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Colonial Cases

Murray v. Wallworth and Co., 1871


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Murray v. Wallworth and Co.

Supreme Court of China and Japan
28 March 1871
Source: The North-China Herald, 29 March 1871




Shanghai, March 28th, 1871.

Before C. W. GOODWIN, Esq., Acting Chief Judge.

G. MURRAY            , plaintiff, appellant,


WALLWORTH & Co., defendants, respondents.

In appeal from the Consular Court at Hiogo.

   The Plaintiff appeared in person; J. Wallworth and J. G. Storie for the respondents,  both partners in the late firm of Wallworth & Co.

   The original petition sets forth -

1st. - That the above-named George Murray, on the 2nd of November, 1869, authorized the defendants to purchase for his account a Japanese steamer called the "Orphan."

2nd. - That on the 3rd December, 1869, the said George Murray remitted to the defendants, as bargain money, the sum of $1,000, which they (defendants) acknowledge to have received.

3rd. - That the defendants were unable to purchase the above-named steamer, and do now refuse to return to the said George Murray the $1,000 received by them as above-stated.

4th. - That the defendants are further indebted to the said George Murray in the sum of $16.53 as per their acknowledgment dated November 29th, 1869.

   The answer of the defendants, by W. K. Tucker, liquidator on the estate of Wallworth & Co., states as follows:-

1st. - That the receipt of the money as specified in plaintiff's petition, amounting to $1,016.53, is admitted.

2nd. - That by a subsequent letter of instructions from George Murray, of Shanghai, the said sum of $1,016.53 was transferred to Jas. Wallworth, Esq., and the firm of Wallworth & Co. is not indebted to the said George Murray.

   Finding of the Consular Court at Hiogo:- It having been proved by the books of the firm of Wallworth & Co. (in liquidation) that the sum sued for was placed to the credit of Mr. Wallworth prior to this action being brought, the Court gives judgment for defendants, plaintiff in costs.


On the case being called to-day,

   His Lordship said he presumed there was no further evidence to be brought than that given before the lower Court, but parties might give any further explanations in their power. As His Lordship understood the case it was that a sum of money was due from the firm of Wallworth & Co. to Mr. Murray, and one of the partners being over here, Mr. Murray wrote to Mr. Tucker, another partner, directing him to pay over the money to Mr. Wallworth, who would give him a receipt for it.  At that time it appeared the firm was in liquidation, and Tucker credited Wallworth with the amount, and considered that by this Murray was paid.

   It had been decided by the Consular Court that it was a good payment to Mr. Murray, and on that decision he appealed.  His Lordship believed there was no question of fact connected with the appeal, but one of law.

   Mr. MURRAY said the facts were misstated according to the dates, as he had a letter of the 19th May in which Mr. Tucker acknowledged that the firm of Wallworth & Co. owed the amount.

   His Lordship, having perused this letter, thought it referred chiefly to a different matter.  It might be proper to ask now whether Mr. Wallworth considered he had incurred the liability and would pay the money.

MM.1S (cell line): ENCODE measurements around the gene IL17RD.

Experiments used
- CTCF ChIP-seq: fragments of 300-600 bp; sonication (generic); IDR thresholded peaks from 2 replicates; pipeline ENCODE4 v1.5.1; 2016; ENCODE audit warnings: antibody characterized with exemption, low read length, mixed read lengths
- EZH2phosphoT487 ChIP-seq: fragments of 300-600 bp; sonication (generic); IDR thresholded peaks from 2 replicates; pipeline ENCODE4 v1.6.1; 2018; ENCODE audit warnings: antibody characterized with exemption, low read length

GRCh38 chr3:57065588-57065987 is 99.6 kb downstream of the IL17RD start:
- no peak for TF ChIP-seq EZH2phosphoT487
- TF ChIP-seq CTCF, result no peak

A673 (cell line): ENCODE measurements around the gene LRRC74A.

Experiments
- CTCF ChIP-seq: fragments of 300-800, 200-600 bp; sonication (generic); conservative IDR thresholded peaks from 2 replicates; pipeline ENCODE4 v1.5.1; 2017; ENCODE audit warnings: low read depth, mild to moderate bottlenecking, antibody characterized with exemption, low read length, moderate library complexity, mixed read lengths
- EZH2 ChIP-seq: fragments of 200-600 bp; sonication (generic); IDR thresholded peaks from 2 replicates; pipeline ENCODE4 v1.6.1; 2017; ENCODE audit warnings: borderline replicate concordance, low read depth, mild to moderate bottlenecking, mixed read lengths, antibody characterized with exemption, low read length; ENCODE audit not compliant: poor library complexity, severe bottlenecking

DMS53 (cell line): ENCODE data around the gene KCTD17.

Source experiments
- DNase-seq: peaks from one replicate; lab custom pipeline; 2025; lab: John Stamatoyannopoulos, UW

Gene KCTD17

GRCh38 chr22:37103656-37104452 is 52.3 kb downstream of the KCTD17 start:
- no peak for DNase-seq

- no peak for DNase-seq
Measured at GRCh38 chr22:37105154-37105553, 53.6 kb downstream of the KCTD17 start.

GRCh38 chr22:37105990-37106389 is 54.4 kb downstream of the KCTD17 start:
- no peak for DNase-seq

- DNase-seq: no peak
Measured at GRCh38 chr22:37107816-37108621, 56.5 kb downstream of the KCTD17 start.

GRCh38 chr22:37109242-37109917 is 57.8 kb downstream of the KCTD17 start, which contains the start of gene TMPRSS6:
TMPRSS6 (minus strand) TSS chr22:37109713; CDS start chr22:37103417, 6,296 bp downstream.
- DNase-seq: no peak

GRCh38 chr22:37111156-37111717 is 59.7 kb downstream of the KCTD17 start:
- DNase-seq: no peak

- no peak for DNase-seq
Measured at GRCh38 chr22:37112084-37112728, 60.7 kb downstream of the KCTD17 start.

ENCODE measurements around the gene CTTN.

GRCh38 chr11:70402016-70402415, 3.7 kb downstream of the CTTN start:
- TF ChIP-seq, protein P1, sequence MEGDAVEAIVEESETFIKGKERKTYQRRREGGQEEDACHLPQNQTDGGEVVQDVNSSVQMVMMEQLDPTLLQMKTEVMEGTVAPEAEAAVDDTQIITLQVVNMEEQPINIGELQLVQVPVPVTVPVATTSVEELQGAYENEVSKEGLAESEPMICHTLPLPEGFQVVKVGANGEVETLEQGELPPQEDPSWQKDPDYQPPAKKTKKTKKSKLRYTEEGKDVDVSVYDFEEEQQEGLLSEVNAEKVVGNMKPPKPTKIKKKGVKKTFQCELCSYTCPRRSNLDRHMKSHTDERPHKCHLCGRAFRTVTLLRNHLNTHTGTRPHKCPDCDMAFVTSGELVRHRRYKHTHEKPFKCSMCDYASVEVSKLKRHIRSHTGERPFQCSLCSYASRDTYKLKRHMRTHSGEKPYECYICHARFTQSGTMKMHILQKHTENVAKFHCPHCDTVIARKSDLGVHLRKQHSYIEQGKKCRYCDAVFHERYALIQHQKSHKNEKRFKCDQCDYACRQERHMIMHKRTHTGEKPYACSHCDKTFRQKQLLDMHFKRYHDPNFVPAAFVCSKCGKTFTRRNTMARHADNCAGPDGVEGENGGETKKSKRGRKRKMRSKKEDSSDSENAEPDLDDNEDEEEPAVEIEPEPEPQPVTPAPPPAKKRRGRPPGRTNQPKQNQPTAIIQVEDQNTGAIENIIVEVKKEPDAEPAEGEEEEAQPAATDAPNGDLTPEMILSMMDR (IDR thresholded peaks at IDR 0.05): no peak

Mr. WALLWORTH said the facts were somewhat misstated in the course of the action.  He himself had no knowledge of the trial till he saw it reported, nor any instructions from Mr. Tucker, nor did he know when the transfer entry in the books of the firm had been made.  The result of that entry seemed to be to transfer the debt to him.  On the 10th of May, when he left Kobe, the entry was not made to his knowledge; and on the 19th of the same month Mt. Tucker had written to Mr. Murray, acknowledging the firm's indebtedness.  In the report of the trial he found Mr. Tucker had stated that he did not know whether the entry was made before or after Mr. Wallworth's departure.

   His Lordship asked the state of Mr. Wallworth's account with the firm of Wallworth\& Co.

   Mr. WALLWORTH said that, irrespective of the sum in question, the firm owed him money.  The interest in the $1,000 was not yielded up by Mr. Murray, who had simply commissioned him (Mr. W.) to receive it for him.

   His Lordship remarked that there being no real payment of this money at all, the thing remained in its original position as owing by the firm of Wallworth & Company to George Murray.  It was laid down by a celebrated Judge, Chief Justice Abbott (in Russell v. Bangley, Smith's Mercantile Law, 147) as a "General rule of law, that, if a creditor company employ an agent to receive money of a debtor, and if the agent receives it, the debtor is discharged as against the principal" - If Mr. Tucker had actually handed over this money, plaintiff would have had to look to Mr. Wallworth alone; "but if the agent, instead of receiving money, write off money due from him to the debtor, then the latter is not discharged" - so that even if Mr. Wallworth had consented to have the amount written off against his account, it would have been still due.  Under this authority, which was very clear, defendants' firm was still liable for the money.  The finding of the Court below would therefore be reversed.  Costs to follow judgment.

Published by Centre for Comparative Law, History and Governance at Macquarie Law School